Lessons From Prince William County, VA
Q & A with Illana Naylor, founding member of Unity in the Community in Prince William County, Virginia
Editor’s Note: In response to a rash of hate crimes in her community, Illana Nayor reached out to her church, other faith communities and concerned citizens to form Unity in the Community in 1995. The group, based in Prince William County, VA, has remained active for nearly 15 years, and a key to the group’s success has been developing and maintaining a diverse network of allies. NIOT.org spoke with Naylor about Unity in the Community’s roots and the importance of cross-cultural organizing in building inclusive communities.
NIOT.org: Describe the origins and impetus of Unity in Community.
Illana Naylor: In the spring of 1995, my church, the Manassas Church of the Brethren, engaged the youth in the congregation about what concerns they had for the future. Many spoke of their concern about racism. Then during the summer there were alarming reports in the community of a Korean business targeted by arson, a swastika burned on the lawn of a Jewish family and on the fence of an African American pastor, and a local baseball team using KKK symbols for good luck. In response, I sent out invitations to 300 religious leaders and concerned citizens to gather together to tell their unique stories and to affirm that love is stronger than hate. It was time to let our light shine and our voices be heard and not to be overcome by darkness and silence.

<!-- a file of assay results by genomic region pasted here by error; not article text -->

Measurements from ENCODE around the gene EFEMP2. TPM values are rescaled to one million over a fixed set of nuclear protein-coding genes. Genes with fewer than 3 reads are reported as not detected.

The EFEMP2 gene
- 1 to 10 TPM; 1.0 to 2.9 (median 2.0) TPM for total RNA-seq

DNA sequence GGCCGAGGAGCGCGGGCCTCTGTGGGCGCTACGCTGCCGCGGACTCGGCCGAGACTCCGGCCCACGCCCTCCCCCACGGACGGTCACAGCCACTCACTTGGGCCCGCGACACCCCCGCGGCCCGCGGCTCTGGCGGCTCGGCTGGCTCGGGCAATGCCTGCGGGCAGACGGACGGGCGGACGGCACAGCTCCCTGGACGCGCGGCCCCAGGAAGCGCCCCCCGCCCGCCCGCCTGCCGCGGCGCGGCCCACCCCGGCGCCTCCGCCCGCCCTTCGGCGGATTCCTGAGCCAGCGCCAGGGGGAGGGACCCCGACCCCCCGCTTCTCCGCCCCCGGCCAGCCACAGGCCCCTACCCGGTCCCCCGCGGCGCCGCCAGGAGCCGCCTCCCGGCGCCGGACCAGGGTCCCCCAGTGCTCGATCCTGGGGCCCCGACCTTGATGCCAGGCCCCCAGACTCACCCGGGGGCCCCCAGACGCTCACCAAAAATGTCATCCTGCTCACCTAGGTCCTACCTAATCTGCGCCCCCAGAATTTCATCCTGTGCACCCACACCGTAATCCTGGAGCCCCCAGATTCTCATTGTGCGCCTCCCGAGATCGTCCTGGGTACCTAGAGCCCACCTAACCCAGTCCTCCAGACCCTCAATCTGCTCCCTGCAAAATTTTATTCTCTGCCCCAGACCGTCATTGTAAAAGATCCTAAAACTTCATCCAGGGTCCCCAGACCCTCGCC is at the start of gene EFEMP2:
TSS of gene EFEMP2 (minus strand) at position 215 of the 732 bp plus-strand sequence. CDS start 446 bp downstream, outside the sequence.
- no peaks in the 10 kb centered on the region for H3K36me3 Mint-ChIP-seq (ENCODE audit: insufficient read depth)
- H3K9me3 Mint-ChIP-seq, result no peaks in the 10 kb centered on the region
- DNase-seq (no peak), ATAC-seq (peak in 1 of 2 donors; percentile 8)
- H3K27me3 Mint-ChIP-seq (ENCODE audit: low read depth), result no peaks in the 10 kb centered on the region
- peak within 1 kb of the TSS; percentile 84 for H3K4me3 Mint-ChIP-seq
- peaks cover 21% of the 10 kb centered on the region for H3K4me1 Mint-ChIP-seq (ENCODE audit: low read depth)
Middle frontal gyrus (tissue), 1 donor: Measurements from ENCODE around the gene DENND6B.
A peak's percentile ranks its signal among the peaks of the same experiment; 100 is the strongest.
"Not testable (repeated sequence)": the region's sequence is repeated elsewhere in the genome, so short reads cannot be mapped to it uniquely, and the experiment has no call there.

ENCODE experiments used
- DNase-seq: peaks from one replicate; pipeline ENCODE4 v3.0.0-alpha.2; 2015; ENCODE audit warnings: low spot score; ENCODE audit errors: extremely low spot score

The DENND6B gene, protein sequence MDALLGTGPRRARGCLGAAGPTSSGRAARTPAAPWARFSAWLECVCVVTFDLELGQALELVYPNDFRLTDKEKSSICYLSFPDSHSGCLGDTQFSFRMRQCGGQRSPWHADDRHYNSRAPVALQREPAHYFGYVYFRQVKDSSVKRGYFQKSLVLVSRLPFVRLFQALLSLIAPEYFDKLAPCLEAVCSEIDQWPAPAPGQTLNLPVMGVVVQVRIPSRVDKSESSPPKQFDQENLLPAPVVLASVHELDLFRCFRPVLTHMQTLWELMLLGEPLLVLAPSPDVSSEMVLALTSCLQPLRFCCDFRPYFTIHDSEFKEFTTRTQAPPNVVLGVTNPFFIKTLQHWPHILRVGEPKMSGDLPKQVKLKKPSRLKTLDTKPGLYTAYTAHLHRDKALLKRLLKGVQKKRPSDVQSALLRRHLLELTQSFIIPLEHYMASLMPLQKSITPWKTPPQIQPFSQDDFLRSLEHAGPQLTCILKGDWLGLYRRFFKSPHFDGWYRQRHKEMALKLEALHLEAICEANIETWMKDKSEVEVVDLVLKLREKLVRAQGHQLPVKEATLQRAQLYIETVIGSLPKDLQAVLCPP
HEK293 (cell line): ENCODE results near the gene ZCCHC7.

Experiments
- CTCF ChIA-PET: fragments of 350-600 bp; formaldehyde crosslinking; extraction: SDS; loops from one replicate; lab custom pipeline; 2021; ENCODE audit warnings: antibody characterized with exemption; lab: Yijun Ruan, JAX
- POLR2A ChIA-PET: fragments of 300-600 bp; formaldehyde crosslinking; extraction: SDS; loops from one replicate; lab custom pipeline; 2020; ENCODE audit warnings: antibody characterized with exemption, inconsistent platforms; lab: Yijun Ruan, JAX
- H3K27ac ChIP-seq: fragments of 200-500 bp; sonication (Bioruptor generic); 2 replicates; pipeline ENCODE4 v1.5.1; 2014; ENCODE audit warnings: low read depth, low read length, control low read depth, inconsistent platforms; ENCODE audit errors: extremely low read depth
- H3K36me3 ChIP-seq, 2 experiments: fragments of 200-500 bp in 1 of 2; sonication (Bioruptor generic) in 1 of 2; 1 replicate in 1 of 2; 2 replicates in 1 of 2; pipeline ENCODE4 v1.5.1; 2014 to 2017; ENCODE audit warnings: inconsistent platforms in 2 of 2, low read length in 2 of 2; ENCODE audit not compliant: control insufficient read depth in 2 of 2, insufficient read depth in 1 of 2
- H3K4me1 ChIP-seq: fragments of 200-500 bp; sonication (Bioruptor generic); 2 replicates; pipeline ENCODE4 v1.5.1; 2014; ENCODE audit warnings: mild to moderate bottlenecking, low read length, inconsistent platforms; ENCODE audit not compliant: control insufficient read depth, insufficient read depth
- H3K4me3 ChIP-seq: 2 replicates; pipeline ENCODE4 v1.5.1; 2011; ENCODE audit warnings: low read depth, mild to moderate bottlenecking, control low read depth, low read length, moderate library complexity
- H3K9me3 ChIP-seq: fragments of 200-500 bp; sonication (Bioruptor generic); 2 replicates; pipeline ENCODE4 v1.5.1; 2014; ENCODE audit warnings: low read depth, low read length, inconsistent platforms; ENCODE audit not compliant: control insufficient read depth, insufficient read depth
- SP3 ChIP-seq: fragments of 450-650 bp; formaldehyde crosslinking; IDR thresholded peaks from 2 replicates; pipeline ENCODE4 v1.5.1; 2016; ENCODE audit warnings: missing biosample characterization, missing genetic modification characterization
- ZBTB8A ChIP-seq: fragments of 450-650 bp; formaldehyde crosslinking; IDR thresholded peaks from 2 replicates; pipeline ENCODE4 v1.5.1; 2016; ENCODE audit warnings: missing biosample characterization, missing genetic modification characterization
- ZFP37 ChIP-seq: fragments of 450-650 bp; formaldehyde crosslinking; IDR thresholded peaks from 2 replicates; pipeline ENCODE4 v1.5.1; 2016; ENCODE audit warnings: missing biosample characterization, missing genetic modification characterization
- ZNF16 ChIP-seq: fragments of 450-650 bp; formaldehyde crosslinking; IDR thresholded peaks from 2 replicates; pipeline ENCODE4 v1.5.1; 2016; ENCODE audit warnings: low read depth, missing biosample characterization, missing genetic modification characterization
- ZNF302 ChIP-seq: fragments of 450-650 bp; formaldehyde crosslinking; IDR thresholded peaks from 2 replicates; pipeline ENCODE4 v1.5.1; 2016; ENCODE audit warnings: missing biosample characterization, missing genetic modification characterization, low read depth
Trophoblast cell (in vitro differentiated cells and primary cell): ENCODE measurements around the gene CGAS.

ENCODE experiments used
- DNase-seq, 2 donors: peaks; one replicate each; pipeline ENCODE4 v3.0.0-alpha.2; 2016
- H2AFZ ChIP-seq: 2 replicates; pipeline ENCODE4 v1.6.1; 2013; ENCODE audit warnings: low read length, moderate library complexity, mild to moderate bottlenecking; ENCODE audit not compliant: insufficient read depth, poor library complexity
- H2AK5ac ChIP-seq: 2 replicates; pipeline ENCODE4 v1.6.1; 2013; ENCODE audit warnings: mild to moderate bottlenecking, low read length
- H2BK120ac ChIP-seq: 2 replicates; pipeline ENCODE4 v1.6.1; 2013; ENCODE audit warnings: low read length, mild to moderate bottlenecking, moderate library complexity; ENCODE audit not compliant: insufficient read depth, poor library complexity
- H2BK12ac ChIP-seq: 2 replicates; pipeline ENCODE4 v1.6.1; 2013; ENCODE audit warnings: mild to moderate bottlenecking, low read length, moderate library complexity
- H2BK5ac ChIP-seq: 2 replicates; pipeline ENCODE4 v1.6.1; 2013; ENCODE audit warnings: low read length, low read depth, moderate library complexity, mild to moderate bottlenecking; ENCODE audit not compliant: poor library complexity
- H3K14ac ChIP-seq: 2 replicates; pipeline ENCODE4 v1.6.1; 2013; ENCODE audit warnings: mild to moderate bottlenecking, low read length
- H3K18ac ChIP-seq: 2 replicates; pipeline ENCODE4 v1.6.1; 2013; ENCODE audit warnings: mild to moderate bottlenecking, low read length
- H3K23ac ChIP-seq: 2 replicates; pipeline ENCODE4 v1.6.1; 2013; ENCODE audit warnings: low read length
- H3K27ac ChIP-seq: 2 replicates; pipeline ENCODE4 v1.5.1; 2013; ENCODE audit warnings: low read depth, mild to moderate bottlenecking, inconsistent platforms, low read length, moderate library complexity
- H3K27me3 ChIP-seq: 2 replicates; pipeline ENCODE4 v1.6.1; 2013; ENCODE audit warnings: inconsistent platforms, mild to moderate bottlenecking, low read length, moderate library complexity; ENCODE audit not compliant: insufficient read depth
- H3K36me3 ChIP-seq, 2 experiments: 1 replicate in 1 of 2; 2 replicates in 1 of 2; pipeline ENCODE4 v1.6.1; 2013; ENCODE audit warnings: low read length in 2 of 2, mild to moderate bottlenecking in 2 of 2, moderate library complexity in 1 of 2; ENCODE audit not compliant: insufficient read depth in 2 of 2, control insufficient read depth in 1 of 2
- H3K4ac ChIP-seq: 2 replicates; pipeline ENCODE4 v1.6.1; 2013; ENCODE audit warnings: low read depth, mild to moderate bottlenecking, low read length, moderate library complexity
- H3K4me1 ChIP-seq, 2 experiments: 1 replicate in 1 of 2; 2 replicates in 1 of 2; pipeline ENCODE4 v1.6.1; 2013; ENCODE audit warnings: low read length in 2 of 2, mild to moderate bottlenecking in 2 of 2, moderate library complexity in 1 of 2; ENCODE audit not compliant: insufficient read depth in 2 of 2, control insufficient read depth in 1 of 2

NIOT.org: What has been Unity in the Community's experience organizing across different cultures, faiths and constituency groups?
Illana Naylor: People of faith and citizens were called together to celebrate our diversity and to give voice to the reality that we are stronger when we stand together. We began our journey by showing “Not In Our Town” to over 600 people followed by guided discussions and action plans that impact our work to this day. We all have a stake in the culture of our community and we share equal responsibility to nurture and to promote cross-cultural understanding and proclaim the richness of our diversity. Unity in the Community has no office. The community is our home. We meet each month in a different location, usually a house of worship, and when we hold events we look for opportunities to demonstrate our understanding and commitment to the cultural diversity present in the community. In 2008, we celebrated the International Day of Prayer for Peace (IDPP) at Dar Al-Noor, a local Islamic mosque, during Ramadan, allowing Christians, Jews and Unitarians to break the daily Islamic fast with our Muslim neighbors. This year, Congregation Ner Shalom will host our IDPP event.
NIOT.org: What challenges have you faced in trying to make these connections and build these bridges?